Reminder: Megapixels Don't Matter

By Sam Biddle on at

The shocking news of the day — Nokia is making a phone with a 41-megapixel camera—is shocking for all the wrong reasons. It may shoot higher-res than most DSLRs, but that won't help you at all. Why? After a certain point, megapixels don't matter.

Pencils down, everyone!

A megapixel is one million pixels, referring to the number of pixels a camera's sensor can capture when it's exposed to light. In plain thinking, the higher the better — more pixels generally mean more picture detail. So wouldn't 41 megapixels be a hell of a lot better than the 36 Nikon's juggernaut D800 packs? The phone must be even better than the DSLR, or at least close, right?

Not at all. Not even close. Not all pixels are created equally.

A phone, obviously, is much smaller than a camera — especially a big pro shooter like a Nikon or Canon DSLR. This means that phones can only accomodate a dramatically smaller sensor — the light-sucking plate that takes photons and converts them into pixels. A small sensor means that pixels themselves have to be smaller if there are going to be a lot of them, and small pixels suck. Like a crowded fraternity basement, a small, high-megapixel phone sensor creates images mired by discoloration and noise. They may be large images, in terms of the JPEG you view on your screen, but they're not precise, beautiful images.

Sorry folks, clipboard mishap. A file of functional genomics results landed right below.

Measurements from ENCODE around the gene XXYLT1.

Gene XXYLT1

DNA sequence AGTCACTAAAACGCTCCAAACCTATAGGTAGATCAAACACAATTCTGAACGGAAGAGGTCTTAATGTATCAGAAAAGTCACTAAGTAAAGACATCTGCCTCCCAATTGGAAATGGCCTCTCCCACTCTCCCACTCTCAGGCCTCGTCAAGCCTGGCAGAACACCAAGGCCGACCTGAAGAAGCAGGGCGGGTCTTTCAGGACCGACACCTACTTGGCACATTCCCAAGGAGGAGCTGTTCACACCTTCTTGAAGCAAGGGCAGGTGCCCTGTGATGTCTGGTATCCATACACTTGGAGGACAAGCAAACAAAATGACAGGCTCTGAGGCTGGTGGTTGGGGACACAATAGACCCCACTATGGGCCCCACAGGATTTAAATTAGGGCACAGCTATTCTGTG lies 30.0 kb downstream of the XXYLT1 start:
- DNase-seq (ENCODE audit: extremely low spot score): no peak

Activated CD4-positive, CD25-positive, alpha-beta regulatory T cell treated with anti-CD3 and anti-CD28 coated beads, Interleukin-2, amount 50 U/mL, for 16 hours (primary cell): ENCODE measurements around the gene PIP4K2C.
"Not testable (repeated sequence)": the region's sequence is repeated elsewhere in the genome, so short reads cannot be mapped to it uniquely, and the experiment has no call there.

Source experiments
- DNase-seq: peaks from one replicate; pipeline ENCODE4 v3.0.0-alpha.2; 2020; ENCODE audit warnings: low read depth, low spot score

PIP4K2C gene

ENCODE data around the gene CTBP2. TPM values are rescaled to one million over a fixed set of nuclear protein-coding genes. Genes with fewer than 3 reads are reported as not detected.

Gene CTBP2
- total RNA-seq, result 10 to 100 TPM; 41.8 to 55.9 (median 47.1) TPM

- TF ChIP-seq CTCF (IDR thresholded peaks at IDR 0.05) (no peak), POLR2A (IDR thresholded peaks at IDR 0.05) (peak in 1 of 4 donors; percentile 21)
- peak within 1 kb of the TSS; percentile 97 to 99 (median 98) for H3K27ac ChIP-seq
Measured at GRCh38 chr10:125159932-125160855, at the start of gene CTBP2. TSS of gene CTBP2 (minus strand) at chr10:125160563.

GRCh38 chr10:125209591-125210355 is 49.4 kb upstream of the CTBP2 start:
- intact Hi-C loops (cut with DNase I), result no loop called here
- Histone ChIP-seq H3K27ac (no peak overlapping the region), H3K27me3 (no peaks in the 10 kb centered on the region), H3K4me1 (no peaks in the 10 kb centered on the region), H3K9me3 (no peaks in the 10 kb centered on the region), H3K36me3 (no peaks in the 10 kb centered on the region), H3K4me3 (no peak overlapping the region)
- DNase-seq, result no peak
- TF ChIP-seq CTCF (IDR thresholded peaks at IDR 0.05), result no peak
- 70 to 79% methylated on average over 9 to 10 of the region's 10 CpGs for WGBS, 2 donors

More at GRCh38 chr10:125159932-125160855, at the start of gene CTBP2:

That's why a big sensor and a nice lens — also lacking in a phone — are what you should focus on. That's what yields beautiful shots in low light settings, accurate colours, and broad dynamic range. It's these factors, not megapixelage junk-measuring contests, that you should be concerned about. A large sensor, like those found in actual cameras (and DSLRs in particular) accommodates spacious, luxurious pixels that have room to stretch out and pick up more light. This means a more accurate image — even if the megapixel number is far lower.

But why, then, do the top-end DSLRs pack massive pixel counts? Because pro photographers are using them for pro settings: magazines, billboards, television. But the naked eye can't tell the difference between 8MP and 100MP if you're printing on anything smaller than A4 pad-size, or posting to your Facebook wall, or sending as an email attachment.

This shouldn't be hard to put together. A small smartphone with 41 megapixels sounds impressive, sure, and it may well take a good picture. But remember that those megapixels, like the ones in countless beefed-up point-and-shoots, don't have room to breathe. And even if they did, your eyeballs wouldn't be able to tell the difference unless you're printing up posters on the regular. The result, short of some engineering spectacularity, will be largely diminishing returns.